Goodell gets tough on player conduct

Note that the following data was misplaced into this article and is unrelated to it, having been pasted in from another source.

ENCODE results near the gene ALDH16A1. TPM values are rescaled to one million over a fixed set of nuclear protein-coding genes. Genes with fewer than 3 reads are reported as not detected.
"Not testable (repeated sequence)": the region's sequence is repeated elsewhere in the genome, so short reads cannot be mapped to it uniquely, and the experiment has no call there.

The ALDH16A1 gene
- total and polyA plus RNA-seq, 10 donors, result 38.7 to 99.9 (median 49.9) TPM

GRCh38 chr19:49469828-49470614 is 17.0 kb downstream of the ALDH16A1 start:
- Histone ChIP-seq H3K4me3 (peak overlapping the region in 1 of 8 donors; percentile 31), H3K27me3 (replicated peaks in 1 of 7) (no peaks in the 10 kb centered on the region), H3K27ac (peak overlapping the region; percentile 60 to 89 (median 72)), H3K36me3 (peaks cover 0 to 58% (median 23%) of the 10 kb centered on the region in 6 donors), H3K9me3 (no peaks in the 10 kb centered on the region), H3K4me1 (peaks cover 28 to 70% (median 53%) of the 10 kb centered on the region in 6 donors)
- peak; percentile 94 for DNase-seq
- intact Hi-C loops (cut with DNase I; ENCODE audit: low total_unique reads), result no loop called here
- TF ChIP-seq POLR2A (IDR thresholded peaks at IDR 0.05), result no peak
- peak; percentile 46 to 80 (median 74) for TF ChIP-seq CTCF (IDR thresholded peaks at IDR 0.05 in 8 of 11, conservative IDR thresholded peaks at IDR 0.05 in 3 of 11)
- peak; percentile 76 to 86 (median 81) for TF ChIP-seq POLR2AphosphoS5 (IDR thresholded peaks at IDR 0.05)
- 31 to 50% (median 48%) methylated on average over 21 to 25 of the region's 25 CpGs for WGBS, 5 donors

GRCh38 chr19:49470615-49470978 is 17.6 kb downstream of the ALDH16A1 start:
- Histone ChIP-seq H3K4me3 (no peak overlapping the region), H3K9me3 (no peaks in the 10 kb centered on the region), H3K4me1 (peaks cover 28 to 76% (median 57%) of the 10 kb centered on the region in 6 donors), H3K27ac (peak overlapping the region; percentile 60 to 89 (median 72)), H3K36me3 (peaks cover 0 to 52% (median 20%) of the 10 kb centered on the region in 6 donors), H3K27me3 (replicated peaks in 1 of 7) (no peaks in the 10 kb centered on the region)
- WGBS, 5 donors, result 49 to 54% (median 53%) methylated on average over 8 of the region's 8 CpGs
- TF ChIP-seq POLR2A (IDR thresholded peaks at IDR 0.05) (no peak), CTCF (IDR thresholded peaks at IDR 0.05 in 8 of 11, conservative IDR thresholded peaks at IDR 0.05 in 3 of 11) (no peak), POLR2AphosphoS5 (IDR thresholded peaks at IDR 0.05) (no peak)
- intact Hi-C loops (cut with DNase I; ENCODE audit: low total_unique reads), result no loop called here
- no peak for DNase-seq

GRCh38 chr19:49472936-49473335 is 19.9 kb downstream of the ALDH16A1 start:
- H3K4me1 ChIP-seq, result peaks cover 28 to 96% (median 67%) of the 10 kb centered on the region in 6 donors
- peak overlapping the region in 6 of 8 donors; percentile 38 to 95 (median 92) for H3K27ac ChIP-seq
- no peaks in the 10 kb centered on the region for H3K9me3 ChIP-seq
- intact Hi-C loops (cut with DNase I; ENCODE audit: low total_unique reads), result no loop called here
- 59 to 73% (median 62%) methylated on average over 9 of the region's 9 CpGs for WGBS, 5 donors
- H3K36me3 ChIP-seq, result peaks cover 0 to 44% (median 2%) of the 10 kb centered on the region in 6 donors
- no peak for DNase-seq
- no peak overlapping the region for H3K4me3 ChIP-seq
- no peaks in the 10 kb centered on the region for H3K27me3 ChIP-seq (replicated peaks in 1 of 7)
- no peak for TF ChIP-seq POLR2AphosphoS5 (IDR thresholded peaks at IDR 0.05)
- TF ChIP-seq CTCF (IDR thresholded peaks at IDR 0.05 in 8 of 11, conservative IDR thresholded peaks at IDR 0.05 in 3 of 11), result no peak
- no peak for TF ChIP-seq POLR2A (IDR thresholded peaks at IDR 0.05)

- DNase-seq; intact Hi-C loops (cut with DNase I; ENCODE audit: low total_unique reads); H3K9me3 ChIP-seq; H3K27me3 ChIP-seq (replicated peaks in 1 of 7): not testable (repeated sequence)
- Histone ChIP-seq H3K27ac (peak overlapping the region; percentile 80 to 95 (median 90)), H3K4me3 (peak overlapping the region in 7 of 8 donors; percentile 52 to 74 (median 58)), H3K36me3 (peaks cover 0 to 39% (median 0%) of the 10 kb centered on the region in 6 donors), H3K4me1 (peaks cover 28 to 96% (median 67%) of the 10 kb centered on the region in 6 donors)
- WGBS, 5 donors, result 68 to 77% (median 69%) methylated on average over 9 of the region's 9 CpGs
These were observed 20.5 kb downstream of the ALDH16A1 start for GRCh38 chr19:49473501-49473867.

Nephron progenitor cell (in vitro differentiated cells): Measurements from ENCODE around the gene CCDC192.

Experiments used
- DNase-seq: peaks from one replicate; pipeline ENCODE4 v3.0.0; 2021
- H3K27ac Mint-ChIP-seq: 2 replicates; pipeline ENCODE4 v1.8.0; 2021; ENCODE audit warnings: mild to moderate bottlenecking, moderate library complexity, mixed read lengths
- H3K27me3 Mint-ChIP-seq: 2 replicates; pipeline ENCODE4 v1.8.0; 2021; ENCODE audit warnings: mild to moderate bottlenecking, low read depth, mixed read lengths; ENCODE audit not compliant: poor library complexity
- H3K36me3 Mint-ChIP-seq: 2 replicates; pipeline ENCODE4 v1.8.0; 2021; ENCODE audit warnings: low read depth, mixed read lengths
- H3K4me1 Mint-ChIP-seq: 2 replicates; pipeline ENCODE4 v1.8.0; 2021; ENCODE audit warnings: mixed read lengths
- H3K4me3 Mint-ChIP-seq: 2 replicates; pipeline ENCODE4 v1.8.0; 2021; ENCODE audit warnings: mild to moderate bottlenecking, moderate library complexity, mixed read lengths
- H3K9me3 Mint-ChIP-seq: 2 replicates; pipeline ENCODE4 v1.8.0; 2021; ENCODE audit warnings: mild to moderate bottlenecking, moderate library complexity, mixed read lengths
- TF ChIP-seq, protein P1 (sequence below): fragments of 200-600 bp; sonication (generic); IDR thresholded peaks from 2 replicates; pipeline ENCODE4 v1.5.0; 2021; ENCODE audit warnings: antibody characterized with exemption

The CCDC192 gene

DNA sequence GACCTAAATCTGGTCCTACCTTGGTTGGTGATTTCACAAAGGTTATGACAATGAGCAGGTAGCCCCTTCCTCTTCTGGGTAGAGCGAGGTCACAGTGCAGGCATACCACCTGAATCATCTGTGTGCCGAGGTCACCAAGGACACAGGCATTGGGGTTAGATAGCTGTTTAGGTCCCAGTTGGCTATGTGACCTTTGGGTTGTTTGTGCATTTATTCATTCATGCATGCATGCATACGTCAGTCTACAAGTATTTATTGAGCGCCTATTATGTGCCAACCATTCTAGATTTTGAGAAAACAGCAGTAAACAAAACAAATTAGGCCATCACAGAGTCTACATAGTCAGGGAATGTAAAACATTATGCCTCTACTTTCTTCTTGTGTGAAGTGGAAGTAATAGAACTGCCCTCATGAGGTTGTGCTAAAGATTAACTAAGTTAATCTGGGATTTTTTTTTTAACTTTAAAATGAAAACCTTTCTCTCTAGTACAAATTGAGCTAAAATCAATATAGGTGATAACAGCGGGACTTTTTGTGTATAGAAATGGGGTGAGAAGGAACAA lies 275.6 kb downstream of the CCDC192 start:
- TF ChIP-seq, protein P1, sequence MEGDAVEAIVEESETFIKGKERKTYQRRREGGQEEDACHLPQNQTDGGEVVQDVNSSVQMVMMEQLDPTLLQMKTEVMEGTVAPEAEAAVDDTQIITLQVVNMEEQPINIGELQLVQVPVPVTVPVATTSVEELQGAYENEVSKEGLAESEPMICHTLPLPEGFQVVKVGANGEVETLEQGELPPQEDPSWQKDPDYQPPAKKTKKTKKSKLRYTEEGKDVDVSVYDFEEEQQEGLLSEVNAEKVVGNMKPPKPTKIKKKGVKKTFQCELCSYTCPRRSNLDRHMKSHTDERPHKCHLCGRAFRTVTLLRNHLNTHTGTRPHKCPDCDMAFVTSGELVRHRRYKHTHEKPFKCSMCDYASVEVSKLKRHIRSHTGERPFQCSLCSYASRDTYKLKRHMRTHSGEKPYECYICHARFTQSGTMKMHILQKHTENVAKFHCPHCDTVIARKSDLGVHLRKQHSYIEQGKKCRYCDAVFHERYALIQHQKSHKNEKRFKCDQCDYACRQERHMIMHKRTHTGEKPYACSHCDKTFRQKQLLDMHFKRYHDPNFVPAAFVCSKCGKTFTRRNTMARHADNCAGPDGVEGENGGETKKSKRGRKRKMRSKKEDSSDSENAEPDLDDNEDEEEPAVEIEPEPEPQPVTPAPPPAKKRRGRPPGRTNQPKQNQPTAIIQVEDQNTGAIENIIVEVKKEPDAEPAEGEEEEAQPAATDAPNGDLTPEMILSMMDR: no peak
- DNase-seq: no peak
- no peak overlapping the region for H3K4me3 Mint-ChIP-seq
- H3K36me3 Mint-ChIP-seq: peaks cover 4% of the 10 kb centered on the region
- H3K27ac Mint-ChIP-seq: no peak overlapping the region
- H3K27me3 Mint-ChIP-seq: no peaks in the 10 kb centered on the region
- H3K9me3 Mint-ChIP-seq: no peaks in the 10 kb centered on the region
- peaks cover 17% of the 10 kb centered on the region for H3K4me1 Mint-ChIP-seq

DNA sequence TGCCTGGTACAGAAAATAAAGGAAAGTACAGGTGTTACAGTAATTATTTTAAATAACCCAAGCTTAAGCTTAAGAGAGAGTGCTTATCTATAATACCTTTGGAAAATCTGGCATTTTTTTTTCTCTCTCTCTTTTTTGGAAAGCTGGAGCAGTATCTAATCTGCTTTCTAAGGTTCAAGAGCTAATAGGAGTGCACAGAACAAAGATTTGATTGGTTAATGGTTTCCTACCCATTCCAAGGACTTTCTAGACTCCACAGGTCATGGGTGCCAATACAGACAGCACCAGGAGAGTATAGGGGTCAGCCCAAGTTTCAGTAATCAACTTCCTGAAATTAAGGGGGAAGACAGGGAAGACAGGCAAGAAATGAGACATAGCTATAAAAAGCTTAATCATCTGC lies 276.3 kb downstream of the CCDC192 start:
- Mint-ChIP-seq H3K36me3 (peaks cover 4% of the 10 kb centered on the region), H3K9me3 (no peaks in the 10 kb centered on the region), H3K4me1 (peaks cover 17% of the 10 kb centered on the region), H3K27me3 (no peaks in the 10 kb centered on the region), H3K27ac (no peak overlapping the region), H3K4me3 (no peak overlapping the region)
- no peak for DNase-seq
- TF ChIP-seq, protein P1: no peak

NEW YORK – Roger Goodell calls it “the shield,” and he wears it proudly.He defended the NFL shield as powerfully as any commissioner can Tuesday by suspending Adam “Pacman” Jones for a season and Chris Henry for eight games, while also strengthening the league’s player conduct policy.Goodell has spent his adult life as an NFL employee, from a part-time helper to one of the most influential jobs in sports. He succeeded Paul Tagliabue last summer, and his actions Tuesday show he intends to meet the most difficult challenges head-on.”It is important that the NFL be represented consistently by outstanding people as well as great football players, coaches, and staff,” Goodell said. “We hold ourselves to higher standards of responsible conduct because of what it means to be part of the National Football League. We have long had policies and programs designed to encourage responsible behavior, and this policy is a further step in ensuring that everyone who is part of the NFL meets that standard.”Far too many players weren’t coming close to that standard, embarrassing themselves and the league. So Goodell has been proactive from the outset, making himself available for consultations with players and team officials, even offering any help he could provide to the Cincinnati Bengals. Nine Bengals players were arrested in the past year. One of them, Odell Thurman, was suspended for all of last season.Tagliabue had a lawyer’s background and was wary to act before the legal process ran its course. Goodell already has been extremely assertive on the main issue of his early tenure. He pretty much explained why in the new conduct policy, which says:”Illegal or irresponsible conduct does more than simply tarnish the offender. It puts innocent people at risk, sullies the reputation of others involved in the game, and undermines public respect and support for the NFL.”While criminal activity is clearly outside the scope of permissible conduct, and persons who engage in criminal activity will be subject to discipline, the standard of conduct for persons employed in the NFL is considerably higher. It is not enough simply to avoid being found guilty of a crime. Instead, as an employee of the NFL or a member club, you are held to a higher standard and expected to conduct yourself in a way that is responsible, promotes the values upon which the league is based, and is lawful.”Persons who fail to live up to this standard of conduct are guilty of conduct detrimental and subject to discipline, even where the conduct itself does not result in conviction of a crime.”While Goodell isn’t likely to be universally praised for his tough stand – lawyers could be lining up right now to sue the league – it’s a position he couldn’t avoid. And when he was encouraged by the NFL Players Association to get tough, well, he got very tough, although Jones can apply for reinstatement after 10 games next season.Goodell, who several times referred to “the shield” when mentioning the NFL at the league meetings last month, has consulted extensively with NFLPA executive director Gene Upshaw. He also created a six-man player advisory committee to discuss conduct, discipline and other topics. Unlike Tagliabue, Goodell has had a visible presence among the players and coaches, which might be why so many of them supported his announcements Tuesday.”The message, I think, is that the league office is very, very serious about conduct in the league and that it’s important for us,” said Tony Dungy, coach of the Super Bowl champion Colts. “I think it’s a good message to send to everyone, not just the players but everyone around the team, and I don’t think it’s directed solely at our players, but also to our fans and what we’re concerned about.”Even Henry’s teammates in Cincinnati backed the get-tough approach. Not that they had much choice considering all those player arrests.”It should definitely make a difference,” Bengals safety Madieu Williams said “Obviously over the past couple of months, a lot of guys around the league have been getting into trouble. His main goal is to protect the (NFL) shield, so to speak. With the new rule being put into effect, it should alleviate some of the players getting into trouble.”As should Goodell’s other major adjustment of the policy: NFL teams will be responsible for the conduct of their employees, and will be subject to discipline for any transgressions. That is a big departure from the policy of previous years.”It will put ownership on the players to watch their conduct on and off the field,” Williams added. “Also, there’s an incentive on the team. The team would put more emphasis on the type of guys they bring into the locker room. As a whole, it puts pressure on both the player and the team, which is good.”And exactly what Goodell wants.
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